The stars will align on Hollywood's biggest night at the Oscars 2022 ceremony, which marks a return to the kind of lavish in-person event we used to witness in pre-pandemic times.
Undoubtedly, the Academy of Motion Picture Arts and Sciences and broadcaster ABC hope that the prospect of seeing A-list celebrities (Will Smith! Beyonce! Lady Gaga!) will compel more people to search how to watch the Oscars 2022 and rebound from the all-time ratings low of last year.
There's a simple solution if the Oscars wants more viewers — streaming! And yet the Oscars won't be available to live-stream on Disney Plus, ABC's sibling platform. It's a real missed opportunity all around: for the Oscars, for Disney Plus and for the potential viewers.
The Oscars would've been perfect for Disney Plus
What's really weird is that Disney Plus (and its sibling streamer Hulu) live-streamed the Oscar nominations. It was the first time Disney Plus experimented with a live stream in the U.S. (it offers some sports live streams in India and Indonesia).
At the time, the company said, "We performed a test for live-streaming capabilities on Disney+ in the US with this morning’s Academy Award nominations. We are pleased with the results and will continue to test as part of our ongoing and iterative approach to deliver the best user experiences to consumers."
Yet, the successful nominations stream didn't push Disney to do it for the big show itself.
The Oscars are the ideal event for Disney Plus to officially roll out live-streaming. It's family-friendly. Disney is behind three of the five animated nominees (Encanto, Luca and Raya and the Last Dragon), as well as several other films (West Side Story, Nightmare Alley, Summer of Soul, Cruella and Shang-Chi and the Legend of the 10 Rings). The ceremony will even feature a rousing rendition of Encanto's mega-hit song "We Don't Talk About Bruno."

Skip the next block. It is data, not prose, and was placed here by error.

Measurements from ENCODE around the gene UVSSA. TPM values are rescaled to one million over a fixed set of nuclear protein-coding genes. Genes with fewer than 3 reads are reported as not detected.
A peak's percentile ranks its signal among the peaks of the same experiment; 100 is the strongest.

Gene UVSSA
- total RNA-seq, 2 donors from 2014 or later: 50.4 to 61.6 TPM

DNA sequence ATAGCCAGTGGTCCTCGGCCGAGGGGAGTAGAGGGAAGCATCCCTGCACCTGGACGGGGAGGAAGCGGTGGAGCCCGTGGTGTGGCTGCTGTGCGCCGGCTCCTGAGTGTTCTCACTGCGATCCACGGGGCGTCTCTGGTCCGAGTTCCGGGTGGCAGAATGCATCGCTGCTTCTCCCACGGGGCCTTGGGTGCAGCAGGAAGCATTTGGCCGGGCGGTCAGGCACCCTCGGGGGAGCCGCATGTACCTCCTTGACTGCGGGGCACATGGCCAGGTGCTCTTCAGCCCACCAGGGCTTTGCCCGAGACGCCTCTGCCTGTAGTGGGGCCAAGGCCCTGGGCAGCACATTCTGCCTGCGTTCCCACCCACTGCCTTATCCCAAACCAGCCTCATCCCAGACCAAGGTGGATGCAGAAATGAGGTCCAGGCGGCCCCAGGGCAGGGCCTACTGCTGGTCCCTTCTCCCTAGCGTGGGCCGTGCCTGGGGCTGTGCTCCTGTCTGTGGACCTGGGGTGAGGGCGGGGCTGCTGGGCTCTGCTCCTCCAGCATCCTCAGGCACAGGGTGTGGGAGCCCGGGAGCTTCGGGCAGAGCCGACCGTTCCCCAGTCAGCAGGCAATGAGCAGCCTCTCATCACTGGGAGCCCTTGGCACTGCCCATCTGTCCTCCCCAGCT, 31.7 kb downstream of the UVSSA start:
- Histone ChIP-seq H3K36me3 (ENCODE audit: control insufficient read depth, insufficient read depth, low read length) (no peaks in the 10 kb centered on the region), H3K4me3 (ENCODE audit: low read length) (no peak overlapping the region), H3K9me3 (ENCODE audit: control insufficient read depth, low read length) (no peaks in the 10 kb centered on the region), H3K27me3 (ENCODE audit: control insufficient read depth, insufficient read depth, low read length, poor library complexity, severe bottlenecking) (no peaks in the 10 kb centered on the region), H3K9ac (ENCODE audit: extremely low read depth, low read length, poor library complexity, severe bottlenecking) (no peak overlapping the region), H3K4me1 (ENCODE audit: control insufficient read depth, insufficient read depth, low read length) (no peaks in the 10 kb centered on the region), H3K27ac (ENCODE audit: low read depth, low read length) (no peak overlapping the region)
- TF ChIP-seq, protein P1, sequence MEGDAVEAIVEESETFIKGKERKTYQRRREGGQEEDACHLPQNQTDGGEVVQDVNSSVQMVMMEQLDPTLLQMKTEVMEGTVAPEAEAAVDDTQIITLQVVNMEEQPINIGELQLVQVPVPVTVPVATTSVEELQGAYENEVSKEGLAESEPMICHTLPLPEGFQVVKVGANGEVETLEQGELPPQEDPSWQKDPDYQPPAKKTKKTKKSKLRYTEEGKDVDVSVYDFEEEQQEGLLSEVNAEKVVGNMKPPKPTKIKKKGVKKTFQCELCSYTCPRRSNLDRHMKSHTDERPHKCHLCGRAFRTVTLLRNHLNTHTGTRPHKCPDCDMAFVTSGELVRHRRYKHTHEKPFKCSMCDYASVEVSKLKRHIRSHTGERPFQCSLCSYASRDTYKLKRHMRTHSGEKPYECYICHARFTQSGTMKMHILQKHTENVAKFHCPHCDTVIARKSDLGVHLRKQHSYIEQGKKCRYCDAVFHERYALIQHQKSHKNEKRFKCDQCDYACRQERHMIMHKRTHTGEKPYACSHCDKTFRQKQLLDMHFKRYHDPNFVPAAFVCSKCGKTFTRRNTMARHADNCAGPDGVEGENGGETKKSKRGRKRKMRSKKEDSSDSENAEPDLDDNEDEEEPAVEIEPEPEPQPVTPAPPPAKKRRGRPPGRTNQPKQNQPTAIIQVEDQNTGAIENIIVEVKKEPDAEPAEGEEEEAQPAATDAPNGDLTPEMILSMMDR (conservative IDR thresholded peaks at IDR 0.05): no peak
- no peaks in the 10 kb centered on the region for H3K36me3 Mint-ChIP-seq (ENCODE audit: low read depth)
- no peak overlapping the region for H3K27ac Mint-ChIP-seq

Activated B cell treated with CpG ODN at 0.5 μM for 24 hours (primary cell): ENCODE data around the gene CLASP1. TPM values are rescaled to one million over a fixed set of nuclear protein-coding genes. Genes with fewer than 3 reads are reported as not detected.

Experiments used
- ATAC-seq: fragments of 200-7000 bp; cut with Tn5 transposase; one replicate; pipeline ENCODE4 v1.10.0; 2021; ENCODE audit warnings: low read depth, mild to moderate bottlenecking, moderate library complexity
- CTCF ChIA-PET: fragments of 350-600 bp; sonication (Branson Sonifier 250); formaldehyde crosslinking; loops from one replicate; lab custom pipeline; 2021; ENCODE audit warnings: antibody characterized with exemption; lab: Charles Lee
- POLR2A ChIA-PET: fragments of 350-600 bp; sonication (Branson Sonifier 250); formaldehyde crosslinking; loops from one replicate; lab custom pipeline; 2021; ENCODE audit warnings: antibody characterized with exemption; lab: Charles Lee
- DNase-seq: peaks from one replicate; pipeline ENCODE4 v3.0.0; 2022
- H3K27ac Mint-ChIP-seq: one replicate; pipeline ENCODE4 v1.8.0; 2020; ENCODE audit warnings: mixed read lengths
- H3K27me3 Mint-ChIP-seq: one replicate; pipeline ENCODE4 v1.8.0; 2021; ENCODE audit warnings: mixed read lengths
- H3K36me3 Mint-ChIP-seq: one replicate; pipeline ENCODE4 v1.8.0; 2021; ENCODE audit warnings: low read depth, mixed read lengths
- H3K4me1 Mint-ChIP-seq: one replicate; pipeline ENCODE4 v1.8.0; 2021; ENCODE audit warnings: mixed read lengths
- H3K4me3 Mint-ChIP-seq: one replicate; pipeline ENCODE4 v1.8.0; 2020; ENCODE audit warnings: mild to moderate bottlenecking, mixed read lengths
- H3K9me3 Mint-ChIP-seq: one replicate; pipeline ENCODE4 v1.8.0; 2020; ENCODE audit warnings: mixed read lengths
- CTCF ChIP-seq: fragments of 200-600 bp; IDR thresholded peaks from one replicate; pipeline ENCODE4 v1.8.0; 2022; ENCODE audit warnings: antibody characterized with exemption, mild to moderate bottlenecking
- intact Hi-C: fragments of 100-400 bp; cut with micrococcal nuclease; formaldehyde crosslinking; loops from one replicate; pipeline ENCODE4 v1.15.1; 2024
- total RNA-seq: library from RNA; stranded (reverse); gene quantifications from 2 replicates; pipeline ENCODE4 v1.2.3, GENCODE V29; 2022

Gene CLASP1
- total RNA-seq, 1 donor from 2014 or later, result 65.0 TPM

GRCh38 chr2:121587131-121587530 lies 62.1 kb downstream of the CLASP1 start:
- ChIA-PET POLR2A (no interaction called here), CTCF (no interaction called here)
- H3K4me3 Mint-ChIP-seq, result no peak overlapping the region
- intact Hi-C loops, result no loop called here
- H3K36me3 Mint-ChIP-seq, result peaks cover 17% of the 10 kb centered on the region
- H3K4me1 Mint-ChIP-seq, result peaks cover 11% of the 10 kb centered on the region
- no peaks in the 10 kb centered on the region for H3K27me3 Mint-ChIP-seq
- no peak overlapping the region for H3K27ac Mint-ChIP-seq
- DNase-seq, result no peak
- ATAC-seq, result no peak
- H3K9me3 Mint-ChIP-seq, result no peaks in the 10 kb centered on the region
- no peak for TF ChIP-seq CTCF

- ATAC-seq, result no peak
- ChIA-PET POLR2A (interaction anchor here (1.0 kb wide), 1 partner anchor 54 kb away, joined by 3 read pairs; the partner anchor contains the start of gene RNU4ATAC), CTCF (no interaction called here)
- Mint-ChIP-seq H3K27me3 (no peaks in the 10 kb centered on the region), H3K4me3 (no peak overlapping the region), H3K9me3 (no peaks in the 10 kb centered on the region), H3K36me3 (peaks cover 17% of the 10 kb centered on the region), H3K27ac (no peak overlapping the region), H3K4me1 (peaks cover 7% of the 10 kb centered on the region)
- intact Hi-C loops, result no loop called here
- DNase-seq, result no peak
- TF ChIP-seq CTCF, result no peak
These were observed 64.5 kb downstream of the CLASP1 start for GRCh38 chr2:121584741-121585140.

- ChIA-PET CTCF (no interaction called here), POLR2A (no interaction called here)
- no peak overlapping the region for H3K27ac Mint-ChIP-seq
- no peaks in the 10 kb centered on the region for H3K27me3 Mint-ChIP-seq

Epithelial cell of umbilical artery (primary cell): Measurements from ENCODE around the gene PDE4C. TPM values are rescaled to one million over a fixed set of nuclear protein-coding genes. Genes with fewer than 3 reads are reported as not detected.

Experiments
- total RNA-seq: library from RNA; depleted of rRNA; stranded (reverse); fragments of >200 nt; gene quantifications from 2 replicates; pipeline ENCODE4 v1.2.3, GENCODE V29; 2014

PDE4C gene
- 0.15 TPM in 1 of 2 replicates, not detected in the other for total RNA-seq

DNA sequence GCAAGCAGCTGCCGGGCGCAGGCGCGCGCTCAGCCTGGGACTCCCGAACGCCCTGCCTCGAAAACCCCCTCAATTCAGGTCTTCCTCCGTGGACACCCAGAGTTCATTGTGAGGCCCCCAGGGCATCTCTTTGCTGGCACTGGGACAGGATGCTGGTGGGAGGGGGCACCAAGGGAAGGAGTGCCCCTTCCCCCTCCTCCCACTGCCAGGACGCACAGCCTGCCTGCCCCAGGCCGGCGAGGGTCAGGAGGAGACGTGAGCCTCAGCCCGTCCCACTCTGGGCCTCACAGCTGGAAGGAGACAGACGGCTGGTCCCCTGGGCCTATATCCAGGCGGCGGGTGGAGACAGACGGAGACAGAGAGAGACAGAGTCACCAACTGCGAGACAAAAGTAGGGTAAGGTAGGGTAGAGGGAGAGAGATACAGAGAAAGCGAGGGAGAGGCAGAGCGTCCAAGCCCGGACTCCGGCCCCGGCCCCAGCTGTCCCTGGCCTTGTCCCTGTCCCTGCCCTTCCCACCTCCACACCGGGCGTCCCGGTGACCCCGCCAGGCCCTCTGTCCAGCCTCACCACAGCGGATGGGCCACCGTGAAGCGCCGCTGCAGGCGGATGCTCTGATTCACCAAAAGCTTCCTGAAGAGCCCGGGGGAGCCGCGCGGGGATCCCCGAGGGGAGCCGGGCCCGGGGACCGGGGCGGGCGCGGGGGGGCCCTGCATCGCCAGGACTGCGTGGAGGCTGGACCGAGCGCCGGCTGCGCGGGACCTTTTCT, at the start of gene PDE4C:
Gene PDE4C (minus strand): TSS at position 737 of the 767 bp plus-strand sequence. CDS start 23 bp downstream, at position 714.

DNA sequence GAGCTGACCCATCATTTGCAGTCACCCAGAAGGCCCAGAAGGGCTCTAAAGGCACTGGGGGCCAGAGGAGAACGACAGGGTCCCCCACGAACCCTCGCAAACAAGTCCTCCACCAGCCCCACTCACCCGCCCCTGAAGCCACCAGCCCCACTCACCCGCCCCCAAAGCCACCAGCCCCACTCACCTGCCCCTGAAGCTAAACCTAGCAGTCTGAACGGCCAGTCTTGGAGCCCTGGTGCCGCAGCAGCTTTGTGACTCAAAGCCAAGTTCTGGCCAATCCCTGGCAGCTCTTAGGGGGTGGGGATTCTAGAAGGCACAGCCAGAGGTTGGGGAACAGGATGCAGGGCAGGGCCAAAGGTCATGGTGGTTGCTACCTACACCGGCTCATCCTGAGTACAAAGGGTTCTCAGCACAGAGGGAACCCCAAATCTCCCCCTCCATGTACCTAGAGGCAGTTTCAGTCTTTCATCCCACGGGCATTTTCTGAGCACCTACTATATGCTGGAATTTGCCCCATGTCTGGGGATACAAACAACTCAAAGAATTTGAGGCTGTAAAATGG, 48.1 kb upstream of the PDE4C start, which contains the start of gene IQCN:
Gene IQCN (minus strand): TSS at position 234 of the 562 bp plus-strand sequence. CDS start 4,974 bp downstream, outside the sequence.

Perhaps Disney was constrained by some fineprint on ABC's deal with the Academy, or there's a problem live-streaming the ads that would accompany the broadcast. Whatever the reason, it's a loss for the Oscars, which could use the greater visibility and access. And it's a loss for viewers, especially cord-cutters, who are craving more options for watching live television.
Disney Plus is falling behind in live-streaming
It's also a loss for Disney Plus. Its major competitors, aside from Netflix, have already begun offering live streams. Peacock impressed everybody with its coverage of the Winter Olympics and features the Premier League, WWE and other sports. Paramount Plus offers live streams of your local CBS station with a premium plan, as well as Champions League, PGA and the NFL.
Amazon spent some if its enormous coffers to land Thursday Night Football. Prime Video was also the home of this year's Academy of Country Music Awards, which moved to the streaming for the first time. HBO Max is testing live sports coverage in Latin America. Even Apple TV Plus is offering Friday Night Baseball.
Everyone is getting into the game — except Disney Plus and Netflix.
Maybe they're the two streaming services that least need live-streaming to attract new subscribers and retain existing ones. They are the behemoths of the bunch. Still, both must show Wall Street that they can continue to grow. New Marvel series and Witcher spinoffs can only do so much.
I've written before about how I want to cancel Disney Plus because of the lack of variety in content. The streamer took a small step forward in adding the TV-MA Defenders Saga shows, but they need to keep going by adding live events — sports, awards, concert specials, or even space launches (NatGeo is a major brand on Disney Plus).
Get the BEST of Tom’s Guide daily right in your inbox: Sign up now!
Upgrade your life with the Tom’s Guide newsletter. Subscribe now for a daily dose of the biggest tech news, lifestyle hacks and hottest deals. Elevate your everyday with our curated analysis and be the first to know about cutting-edge gadgets.
Kelly is the streaming channel editor for Tom’s Guide, so basically, she watches TV for a living. Previously, she was a freelance entertainment writer for Yahoo, Vulture, TV Guide and other outlets. When she’s not watching TV and movies for work, she’s watching them for fun, seeing live music, writing songs, knitting and gardening.